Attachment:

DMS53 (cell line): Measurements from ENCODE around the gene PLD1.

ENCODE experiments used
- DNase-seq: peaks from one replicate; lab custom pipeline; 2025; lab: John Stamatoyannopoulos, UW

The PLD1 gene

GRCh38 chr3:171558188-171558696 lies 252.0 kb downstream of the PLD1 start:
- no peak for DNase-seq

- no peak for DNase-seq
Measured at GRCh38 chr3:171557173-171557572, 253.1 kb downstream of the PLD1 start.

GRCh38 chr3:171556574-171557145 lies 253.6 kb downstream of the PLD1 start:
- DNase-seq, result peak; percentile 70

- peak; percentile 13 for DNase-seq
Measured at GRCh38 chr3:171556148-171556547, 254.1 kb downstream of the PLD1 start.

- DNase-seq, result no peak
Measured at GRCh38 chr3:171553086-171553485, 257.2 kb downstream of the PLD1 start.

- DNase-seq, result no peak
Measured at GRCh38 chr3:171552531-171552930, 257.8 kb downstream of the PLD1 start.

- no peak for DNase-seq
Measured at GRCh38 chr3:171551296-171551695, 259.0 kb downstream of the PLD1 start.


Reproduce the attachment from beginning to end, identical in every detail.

DMS53 (cell line): Measurements from ENCODE around the gene PLD1.

ENCODE experiments used
- DNase-seq: peaks from one replicate; lab custom pipeline; 2025; lab: John Stamatoyannopoulos, UW

The PLD1 gene

GRCh38 chr3:171558188-171558696 lies 252.0 kb downstream of the PLD1 start:
- no peak for DNase-seq

- no peak for DNase-seq
Measured at GRCh38 chr3:171557173-171557572, 253.1 kb downstream of the PLD1 start.

GRCh38 chr3:171556574-171557145 lies 253.6 kb downstream of the PLD1 start:
- DNase-seq, result peak; percentile 70

- peak; percentile 13 for DNase-seq
Measured at GRCh38 chr3:171556148-171556547, 254.1 kb downstream of the PLD1 start.

- DNase-seq, result no peak
Measured at GRCh38 chr3:171553086-171553485, 257.2 kb downstream of the PLD1 start.

- DNase-seq, result no peak
Measured at GRCh38 chr3:171552531-171552930, 257.8 kb downstream of the PLD1 start.

- no peak for DNase-seq
Measured at GRCh38 chr3:171551296-171551695, 259.0 kb downstream of the PLD1 start.